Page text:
by Sangeeta

“If there is one place on the face of earth where all the dreams of living men have found a home from the very earliest days when man began the dream of existence, it is INDIA”. This was said by a French Scholar, Romain Rolland.

India, the name of this country rings a bell, does it? It is famous for Bollywood, music, dance, colorful festivals, culture and much more.

There are different wonders in the world but, India is a wonder in itself. I say this because, I belong to this great country which has given the world numbers, decimals, medicine, the art to do surgery, diverse languages,  and much more. It is a diverse and populated country with many different languages, cultures and ethnicities. The national language of India is Hindi although many speak English.

Geographical Topography and Religion – India is divided in to four main parts: North, South, East, and West. The important metropolitan cities are Delhi (which is also the capital), Mumbai, Kolkata, and Chennai. It has 29 states and 9 Union Territories. The surprising fact is each state speaks a different language and has its own official state language. The way they live, their food, habits, culture are all different. Yet, they are united. The important aspect here is even though the states are divided into principle cities, you will still find people of all religions living in harmony under one roof. The common religions followed are Hinduism, Jaininsm, Buddhism. People also follow religions that have arrived from across the subcontinent like Islam, Christainity, the Bahai faith, and Zoroastrianism.

The Indian culture is often labeled as an amalgamation of various cultures and has been influenced and shaped by a history that is 1000 years old. Indian culture and tradition is unique across the world since it is very diverse. I have segregated the region, and culture, etc. in the bullets below for your better understanding:

  • NAMASTE: It is the most popular Indian custom. It literally translates to, “I bow to you” and greeting one another with it is a way of saying “May our minds meet”, indicated by folded palms placed before the chest. The words ‘Namaha’ can also be translated as ‘Na Ma’ (not mine), to signify the reduction of one’s ego in the presence of another.

  • ATITHI DEVO BHAVA: It means the guest is equivalent to God. If you visit an Indian home they will always treat the guest royally and ensure they are satisfied to the fullest.

  • FESTIVALS: India has a large number of festivals throughout the year. The Muslims celebrate Eid; Christians celebrate Christmas and Good Friday; Sikhs celebrate Baisakhi (the harvesting of the crop) and the birth of their Gurus; The Jains have Mahavir Jayanthi; the Buddhists celebrate Buddha’s birthday; the Zoroastrians celebrate the Parsi New Year; the Hindus celebrate Diwali (the festival of lights), Pongal (harvest festival), and Holi (festival of colors); and the list goes on.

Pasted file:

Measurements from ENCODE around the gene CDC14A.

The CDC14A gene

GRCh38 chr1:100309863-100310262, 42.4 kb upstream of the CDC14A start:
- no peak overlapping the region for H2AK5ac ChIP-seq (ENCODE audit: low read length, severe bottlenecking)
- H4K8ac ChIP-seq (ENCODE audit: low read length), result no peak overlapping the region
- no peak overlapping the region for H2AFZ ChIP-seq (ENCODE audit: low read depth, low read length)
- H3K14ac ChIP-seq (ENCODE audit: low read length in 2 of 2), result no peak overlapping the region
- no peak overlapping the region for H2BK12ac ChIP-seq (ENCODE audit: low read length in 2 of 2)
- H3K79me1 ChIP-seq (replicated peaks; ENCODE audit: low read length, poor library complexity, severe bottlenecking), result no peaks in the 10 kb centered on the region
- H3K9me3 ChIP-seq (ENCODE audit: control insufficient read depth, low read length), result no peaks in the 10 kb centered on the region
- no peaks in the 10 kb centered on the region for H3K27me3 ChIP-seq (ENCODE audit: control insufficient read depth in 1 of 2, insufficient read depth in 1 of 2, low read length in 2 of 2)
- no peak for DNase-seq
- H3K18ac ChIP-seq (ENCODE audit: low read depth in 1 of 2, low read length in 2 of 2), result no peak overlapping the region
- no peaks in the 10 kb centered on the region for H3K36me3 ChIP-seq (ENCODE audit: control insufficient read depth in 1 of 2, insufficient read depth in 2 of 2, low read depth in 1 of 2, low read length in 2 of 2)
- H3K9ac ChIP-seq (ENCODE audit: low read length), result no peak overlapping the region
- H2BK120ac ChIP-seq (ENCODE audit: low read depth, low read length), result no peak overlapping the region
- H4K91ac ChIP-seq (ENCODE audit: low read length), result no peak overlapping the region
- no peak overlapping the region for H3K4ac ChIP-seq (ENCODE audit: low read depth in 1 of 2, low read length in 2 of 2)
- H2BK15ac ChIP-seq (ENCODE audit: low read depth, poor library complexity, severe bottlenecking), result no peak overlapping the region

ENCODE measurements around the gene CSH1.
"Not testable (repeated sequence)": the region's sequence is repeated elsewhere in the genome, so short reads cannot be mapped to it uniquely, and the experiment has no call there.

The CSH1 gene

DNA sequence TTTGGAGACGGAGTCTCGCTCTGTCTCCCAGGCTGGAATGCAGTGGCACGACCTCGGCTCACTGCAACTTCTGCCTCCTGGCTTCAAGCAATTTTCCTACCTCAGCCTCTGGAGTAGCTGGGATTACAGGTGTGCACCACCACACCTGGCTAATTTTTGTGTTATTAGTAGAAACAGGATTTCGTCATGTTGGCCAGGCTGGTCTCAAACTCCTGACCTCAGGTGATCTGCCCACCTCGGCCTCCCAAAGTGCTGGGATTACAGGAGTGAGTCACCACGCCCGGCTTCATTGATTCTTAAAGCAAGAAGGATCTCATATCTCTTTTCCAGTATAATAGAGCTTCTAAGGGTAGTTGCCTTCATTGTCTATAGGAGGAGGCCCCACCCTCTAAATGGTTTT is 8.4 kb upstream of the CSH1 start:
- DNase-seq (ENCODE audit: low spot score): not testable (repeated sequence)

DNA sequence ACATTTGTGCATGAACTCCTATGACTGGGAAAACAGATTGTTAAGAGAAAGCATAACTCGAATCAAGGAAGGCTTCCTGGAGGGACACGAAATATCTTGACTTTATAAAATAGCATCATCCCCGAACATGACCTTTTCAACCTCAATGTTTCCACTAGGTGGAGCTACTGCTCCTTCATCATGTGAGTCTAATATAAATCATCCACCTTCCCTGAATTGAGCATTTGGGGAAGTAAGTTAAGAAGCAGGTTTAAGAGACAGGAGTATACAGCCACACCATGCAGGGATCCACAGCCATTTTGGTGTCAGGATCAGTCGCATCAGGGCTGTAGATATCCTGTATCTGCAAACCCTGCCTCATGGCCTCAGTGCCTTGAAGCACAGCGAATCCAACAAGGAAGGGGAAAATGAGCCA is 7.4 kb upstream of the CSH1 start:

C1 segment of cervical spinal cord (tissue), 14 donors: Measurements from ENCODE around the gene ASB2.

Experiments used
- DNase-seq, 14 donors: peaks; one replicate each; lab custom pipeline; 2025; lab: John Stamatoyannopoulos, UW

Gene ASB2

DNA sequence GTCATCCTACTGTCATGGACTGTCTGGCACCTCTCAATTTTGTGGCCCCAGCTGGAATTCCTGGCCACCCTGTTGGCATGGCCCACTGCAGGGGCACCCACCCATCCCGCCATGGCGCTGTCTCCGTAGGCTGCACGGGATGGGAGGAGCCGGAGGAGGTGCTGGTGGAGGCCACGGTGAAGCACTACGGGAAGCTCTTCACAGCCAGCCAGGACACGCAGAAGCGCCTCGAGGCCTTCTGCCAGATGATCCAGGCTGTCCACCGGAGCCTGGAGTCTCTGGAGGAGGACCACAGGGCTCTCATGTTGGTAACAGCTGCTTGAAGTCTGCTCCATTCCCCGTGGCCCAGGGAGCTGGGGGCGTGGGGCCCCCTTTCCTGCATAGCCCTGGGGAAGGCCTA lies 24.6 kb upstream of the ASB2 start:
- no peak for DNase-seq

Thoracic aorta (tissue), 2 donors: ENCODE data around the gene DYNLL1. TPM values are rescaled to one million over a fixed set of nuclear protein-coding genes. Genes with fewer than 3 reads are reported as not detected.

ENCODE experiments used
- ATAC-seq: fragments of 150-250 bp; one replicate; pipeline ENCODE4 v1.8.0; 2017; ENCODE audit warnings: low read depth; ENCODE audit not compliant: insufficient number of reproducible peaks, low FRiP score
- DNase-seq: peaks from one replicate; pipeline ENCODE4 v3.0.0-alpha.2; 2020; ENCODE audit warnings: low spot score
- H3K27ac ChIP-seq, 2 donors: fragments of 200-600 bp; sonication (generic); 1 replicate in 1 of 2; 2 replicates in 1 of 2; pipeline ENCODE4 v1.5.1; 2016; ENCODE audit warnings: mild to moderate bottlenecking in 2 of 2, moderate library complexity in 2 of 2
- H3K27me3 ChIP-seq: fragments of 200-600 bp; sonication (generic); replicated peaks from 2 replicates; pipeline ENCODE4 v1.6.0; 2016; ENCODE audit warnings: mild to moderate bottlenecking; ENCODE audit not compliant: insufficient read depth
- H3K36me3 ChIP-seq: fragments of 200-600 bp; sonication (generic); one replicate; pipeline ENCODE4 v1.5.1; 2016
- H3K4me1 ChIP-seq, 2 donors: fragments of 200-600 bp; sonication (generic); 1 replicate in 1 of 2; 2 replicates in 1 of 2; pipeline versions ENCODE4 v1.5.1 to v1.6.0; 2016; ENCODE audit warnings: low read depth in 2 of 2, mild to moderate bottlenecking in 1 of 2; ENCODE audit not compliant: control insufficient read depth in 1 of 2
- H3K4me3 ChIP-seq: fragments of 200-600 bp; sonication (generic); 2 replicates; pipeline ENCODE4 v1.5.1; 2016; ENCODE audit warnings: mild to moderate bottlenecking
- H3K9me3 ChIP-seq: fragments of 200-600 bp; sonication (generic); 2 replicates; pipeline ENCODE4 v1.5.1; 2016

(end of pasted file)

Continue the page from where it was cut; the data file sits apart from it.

• COW: It is considered a holy animal and is worshipped as a maternal figure and also as a depiction of Mother Earth. Feeding a cow or making a contribution for cow shelters is of immense religious importance. The Vedic Scriptures have emphasized the need to protect and care for cows. Hence, in several states, cow slaughter is banned by law. Indian culture and religion appreciates and expresses its gratitude towards this innocent animal who gives back to Mother Earth and its people in more than one form. Cow dung is used as biofuel and fertilizer in many rural Indian Homes. Cow urine is used for therapeutic purposes in many medicines and also in purifying rituals.

  • TEMPLES: They are built along the magnetic wave lines of the earth, which helps in maximizing the positive energy (this is called Vastu Shastra). Going to the temple often helps in having a positive mind and garnering energies which help one lead a healthy life. Also, it is a common practice to take off your footwear before entering a temple because, your shoes bring in dirt to an otherwise, sanctified environment. The Hindus worship idols signifying the importance of each God and Goddess.

  • ETHNIC WEAR: The sari is a comfortable single cloth and needs no stitching. It is an easy wear and adheres to religious etiquette. A typical married female will wear a Mangalsutra, (which is made of black beads or stones), a Bindi (a red Sticker on the forehead), Maang tikka, (which is applied on the forehead above the Bindi to signify one is married), colorful bangles, a silver anklet, and toe rings. Also, since India is diverse, you will find people wearing Salwar Kameez (a pair of light, loose, pleated trousers tapering to a tight fit around the ankles), and also western wear.

  • FOOD: It is an integral part of India. The style of cooking varies from state to state. Almost all religions have their own signature dishes. While vegetarian food is an integral part of South India, Gujarat and Rajasthan cuisines, non-vegetarian  dishes are an integral part of Mughlai, Bengal, North India and Punjabi Cuisines. The Kashmiri cuisine has been influenced by Central Asia, Persia and Afghanistan.

  • DANCE: India is a land of unity in diversity. Different dance  forms originated from different parts of the country. The classified 8 dance forms are:
  1. KATHAK  from North, West and Central India
  2. MANIPURI from Manipur
  3. SATTIYA from Odisha
  4. BHARATNATYAM from Tamil Nadu
  5. KUCHIPUDI from Andhra Pradesh
  6. KATHAKALI and  MOHINIATTAM from Kerala

All these dance forms depict a story where a dancer or a narrator performs them through exclusive gestures based on Indian Mythology.

I hope I have managed to give you all a glimpse of India to understand her better. I am sure you will all be tempted to visit this beautiful and colorful country and enjoy the FOOD. Am sure this would be in your holiday planner next!!!